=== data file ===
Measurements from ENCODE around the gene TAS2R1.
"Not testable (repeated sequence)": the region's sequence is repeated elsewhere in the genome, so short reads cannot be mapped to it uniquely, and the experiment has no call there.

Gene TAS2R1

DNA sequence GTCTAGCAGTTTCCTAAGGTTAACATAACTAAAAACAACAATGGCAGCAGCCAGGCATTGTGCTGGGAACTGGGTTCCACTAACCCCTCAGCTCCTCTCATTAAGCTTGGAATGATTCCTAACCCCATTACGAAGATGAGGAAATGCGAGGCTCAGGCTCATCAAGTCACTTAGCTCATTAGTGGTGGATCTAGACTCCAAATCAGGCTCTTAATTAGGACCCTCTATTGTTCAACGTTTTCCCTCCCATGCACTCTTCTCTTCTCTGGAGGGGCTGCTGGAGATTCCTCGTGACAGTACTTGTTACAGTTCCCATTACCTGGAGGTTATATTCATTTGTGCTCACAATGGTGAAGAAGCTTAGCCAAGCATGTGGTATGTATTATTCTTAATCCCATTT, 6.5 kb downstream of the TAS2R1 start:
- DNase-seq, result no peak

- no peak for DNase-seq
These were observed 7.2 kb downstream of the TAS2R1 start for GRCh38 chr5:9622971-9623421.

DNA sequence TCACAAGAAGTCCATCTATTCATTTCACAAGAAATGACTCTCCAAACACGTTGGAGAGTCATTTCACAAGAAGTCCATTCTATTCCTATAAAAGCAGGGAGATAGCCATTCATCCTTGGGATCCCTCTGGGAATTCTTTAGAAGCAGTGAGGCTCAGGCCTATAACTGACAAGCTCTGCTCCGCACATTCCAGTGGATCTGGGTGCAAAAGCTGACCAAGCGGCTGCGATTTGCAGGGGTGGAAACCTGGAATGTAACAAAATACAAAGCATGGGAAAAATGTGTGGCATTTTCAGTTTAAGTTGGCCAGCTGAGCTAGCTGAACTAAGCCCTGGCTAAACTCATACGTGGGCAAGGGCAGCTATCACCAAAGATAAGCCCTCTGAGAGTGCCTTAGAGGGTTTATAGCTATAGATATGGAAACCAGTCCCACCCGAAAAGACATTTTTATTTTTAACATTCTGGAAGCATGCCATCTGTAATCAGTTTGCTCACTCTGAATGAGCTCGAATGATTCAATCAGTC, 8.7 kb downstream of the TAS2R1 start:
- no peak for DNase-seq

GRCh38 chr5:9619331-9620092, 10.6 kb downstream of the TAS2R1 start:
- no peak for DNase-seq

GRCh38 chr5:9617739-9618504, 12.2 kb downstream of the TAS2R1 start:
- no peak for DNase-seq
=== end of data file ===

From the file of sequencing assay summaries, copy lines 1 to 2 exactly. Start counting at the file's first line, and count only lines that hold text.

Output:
Measurements from ENCODE around the gene TAS2R1.
"Not testable (repeated sequence)": the region's sequence is repeated elsewhere in the genome, so short reads cannot be mapped to it uniquely, and the experiment has no call there.